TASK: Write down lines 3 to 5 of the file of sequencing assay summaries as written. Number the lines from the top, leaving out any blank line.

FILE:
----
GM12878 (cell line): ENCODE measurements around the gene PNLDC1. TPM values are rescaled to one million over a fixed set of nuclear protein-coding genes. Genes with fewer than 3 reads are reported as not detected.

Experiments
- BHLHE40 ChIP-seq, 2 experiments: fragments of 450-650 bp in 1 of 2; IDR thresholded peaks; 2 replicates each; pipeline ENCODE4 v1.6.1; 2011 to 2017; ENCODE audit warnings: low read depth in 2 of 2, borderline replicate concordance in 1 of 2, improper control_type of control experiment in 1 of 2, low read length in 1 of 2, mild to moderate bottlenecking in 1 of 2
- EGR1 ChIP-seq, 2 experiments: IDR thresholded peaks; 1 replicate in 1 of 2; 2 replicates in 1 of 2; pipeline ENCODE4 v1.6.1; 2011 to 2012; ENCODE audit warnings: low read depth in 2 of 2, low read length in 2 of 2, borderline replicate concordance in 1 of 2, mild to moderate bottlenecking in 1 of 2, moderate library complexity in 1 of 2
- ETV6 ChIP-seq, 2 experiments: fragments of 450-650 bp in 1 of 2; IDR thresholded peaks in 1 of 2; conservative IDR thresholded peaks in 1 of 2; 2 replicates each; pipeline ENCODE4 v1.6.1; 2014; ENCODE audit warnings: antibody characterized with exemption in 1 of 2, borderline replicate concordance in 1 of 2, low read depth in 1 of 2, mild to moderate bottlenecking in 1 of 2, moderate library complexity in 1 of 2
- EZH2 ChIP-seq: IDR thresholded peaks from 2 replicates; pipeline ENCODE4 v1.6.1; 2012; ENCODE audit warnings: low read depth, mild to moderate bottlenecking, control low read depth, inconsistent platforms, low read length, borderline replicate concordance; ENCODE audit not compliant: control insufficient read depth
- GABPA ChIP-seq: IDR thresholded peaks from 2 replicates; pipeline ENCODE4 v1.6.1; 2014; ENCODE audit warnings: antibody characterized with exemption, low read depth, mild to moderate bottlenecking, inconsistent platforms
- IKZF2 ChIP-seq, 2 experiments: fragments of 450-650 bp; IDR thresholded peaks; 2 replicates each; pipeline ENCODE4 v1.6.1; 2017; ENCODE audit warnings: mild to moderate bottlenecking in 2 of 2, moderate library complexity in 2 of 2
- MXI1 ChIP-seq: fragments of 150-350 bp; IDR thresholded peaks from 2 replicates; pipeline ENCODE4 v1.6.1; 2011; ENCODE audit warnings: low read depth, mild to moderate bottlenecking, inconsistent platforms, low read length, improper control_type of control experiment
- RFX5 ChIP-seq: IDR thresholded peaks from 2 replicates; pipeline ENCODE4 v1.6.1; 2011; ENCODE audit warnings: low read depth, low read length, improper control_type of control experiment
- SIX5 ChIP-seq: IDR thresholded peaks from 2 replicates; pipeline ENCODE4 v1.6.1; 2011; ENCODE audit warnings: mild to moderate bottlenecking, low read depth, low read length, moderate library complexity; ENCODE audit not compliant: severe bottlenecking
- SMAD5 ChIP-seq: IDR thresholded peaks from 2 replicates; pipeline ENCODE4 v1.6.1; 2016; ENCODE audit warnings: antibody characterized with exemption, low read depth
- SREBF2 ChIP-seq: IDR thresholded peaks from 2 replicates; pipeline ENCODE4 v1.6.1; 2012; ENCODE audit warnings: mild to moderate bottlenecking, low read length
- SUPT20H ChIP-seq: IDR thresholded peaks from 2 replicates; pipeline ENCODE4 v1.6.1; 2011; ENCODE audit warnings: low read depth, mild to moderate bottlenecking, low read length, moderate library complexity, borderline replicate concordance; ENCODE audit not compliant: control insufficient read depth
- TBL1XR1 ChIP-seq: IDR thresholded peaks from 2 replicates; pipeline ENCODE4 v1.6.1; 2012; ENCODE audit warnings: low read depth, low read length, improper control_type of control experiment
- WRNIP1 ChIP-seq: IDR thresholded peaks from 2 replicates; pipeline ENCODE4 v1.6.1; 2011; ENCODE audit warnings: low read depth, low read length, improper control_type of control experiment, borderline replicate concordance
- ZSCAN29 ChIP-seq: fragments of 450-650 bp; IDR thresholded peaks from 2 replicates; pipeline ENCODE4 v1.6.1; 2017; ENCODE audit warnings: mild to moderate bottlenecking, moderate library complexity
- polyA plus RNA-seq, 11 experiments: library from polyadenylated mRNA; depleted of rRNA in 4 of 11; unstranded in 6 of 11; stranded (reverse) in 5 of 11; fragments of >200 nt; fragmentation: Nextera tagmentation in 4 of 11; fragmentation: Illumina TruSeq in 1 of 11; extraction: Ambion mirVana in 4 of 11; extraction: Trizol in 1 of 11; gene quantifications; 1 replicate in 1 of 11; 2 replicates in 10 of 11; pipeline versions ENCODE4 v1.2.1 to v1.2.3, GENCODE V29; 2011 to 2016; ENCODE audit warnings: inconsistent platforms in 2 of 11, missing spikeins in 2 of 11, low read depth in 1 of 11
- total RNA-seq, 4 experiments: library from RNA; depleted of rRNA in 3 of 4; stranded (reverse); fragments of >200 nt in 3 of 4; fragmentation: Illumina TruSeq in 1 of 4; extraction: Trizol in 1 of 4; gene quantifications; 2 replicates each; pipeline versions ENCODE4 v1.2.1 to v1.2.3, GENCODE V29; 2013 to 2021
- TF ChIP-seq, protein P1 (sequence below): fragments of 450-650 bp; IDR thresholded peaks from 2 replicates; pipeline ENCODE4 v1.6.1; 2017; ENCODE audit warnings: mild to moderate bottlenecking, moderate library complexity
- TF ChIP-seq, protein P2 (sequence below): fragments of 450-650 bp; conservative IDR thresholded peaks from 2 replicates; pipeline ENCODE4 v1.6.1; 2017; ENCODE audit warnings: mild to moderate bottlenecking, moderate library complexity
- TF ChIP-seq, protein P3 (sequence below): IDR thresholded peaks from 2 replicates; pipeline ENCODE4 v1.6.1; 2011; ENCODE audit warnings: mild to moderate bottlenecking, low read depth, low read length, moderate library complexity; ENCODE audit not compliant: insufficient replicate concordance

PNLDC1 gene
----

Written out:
- BHLHE40 ChIP-seq, 2 experiments: fragments of 450-650 bp in 1 of 2; IDR thresholded peaks; 2 replicates each; pipeline ENCODE4 v1.6.1; 2011 to 2017; ENCODE audit warnings: low read depth in 2 of 2, borderline replicate concordance in 1 of 2, improper control_type of control experiment in 1 of 2, low read length in 1 of 2, mild to moderate bottlenecking in 1 of 2
- EGR1 ChIP-seq, 2 experiments: IDR thresholded peaks; 1 replicate in 1 of 2; 2 replicates in 1 of 2; pipeline ENCODE4 v1.6.1; 2011 to 2012; ENCODE audit warnings: low read depth in 2 of 2, low read length in 2 of 2, borderline replicate concordance in 1 of 2, mild to moderate bottlenecking in 1 of 2, moderate library complexity in 1 of 2
- ETV6 ChIP-seq, 2 experiments: fragments of 450-650 bp in 1 of 2; IDR thresholded peaks in 1 of 2; conservative IDR thresholded peaks in 1 of 2; 2 replicates each; pipeline ENCODE4 v1.6.1; 2014; ENCODE audit warnings: antibody characterized with exemption in 1 of 2, borderline replicate concordance in 1 of 2, low read depth in 1 of 2, mild to moderate bottlenecking in 1 of 2, moderate library complexity in 1 of 2